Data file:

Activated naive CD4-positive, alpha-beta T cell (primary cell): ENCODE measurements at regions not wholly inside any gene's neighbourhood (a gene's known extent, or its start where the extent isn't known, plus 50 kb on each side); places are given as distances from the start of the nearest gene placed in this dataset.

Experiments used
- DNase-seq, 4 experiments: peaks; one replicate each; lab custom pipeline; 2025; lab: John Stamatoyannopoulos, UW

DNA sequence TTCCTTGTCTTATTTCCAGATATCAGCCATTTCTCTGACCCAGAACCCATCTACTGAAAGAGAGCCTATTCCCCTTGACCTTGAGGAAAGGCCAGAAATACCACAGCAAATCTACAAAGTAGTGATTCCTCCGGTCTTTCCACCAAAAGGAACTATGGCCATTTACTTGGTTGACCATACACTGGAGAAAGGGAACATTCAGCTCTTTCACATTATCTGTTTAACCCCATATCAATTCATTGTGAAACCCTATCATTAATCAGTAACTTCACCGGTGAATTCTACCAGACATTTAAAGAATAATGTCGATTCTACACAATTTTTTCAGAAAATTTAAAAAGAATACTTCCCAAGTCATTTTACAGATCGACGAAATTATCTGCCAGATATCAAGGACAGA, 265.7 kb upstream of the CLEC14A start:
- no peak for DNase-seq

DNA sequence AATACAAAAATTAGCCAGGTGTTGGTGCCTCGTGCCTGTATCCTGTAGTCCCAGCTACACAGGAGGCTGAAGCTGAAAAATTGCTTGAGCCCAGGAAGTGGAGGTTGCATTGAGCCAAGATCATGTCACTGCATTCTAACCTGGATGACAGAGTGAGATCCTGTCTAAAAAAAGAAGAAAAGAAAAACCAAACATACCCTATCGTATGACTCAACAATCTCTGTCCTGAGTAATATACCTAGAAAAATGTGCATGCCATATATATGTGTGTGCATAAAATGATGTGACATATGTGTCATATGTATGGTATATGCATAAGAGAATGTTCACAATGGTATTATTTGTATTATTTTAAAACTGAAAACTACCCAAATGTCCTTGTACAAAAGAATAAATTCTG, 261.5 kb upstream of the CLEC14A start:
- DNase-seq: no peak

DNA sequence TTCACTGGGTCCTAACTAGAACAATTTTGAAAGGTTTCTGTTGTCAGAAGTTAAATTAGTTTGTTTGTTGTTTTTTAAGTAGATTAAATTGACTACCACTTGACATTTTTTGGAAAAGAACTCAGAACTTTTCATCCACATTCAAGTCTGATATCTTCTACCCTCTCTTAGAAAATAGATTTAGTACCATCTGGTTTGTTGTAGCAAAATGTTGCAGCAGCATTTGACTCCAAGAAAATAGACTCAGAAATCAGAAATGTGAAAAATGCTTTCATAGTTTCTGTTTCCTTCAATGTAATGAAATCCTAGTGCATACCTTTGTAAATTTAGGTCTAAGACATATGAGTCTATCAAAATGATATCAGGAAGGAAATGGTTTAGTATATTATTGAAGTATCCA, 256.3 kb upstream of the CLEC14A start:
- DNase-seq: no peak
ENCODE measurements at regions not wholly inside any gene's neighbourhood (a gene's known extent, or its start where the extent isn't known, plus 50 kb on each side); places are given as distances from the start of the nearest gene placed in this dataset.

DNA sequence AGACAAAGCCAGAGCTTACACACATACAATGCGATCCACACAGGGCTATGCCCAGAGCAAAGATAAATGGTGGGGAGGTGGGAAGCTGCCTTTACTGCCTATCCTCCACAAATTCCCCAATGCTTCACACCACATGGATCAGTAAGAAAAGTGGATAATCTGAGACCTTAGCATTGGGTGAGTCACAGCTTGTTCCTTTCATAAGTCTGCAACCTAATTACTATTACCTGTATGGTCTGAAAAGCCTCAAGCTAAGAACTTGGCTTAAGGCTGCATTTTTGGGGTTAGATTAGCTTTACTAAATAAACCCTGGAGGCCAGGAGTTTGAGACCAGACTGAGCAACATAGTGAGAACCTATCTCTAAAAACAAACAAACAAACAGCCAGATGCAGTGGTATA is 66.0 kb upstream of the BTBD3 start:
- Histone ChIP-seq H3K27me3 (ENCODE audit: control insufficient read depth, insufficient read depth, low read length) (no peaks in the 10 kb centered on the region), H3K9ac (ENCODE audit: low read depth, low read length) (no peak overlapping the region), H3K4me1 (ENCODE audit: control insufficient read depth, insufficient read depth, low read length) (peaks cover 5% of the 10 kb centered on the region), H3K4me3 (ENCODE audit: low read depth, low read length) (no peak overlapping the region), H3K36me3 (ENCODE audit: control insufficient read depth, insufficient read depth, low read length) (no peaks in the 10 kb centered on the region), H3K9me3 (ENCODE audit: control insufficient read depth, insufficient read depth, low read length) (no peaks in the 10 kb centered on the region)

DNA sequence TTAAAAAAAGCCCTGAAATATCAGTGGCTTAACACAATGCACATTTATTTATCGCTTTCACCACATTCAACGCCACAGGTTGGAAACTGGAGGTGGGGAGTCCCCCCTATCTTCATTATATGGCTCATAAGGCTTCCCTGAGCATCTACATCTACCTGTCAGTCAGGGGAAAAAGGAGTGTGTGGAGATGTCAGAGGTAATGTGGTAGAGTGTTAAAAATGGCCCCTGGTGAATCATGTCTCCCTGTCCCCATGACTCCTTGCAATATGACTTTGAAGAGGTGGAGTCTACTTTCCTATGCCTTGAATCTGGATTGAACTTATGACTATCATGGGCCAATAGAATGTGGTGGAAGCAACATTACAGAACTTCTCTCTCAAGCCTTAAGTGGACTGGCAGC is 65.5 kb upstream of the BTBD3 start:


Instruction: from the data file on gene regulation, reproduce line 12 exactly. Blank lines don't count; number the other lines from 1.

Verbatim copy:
- Histone ChIP-seq H3K27me3 (ENCODE audit: control insufficient read depth, insufficient read depth, low read length) (no peaks in the 10 kb centered on the region), H3K9ac (ENCODE audit: low read depth, low read length) (no peak overlapping the region), H3K4me1 (ENCODE audit: control insufficient read depth, insufficient read depth, low read length) (peaks cover 5% of the 10 kb centered on the region), H3K4me3 (ENCODE audit: low read depth, low read length) (no peak overlapping the region), H3K36me3 (ENCODE audit: control insufficient read depth, insufficient read depth, low read length) (no peaks in the 10 kb centered on the region), H3K9me3 (ENCODE audit: control insufficient read depth, insufficient read depth, low read length) (no peaks in the 10 kb centered on the region)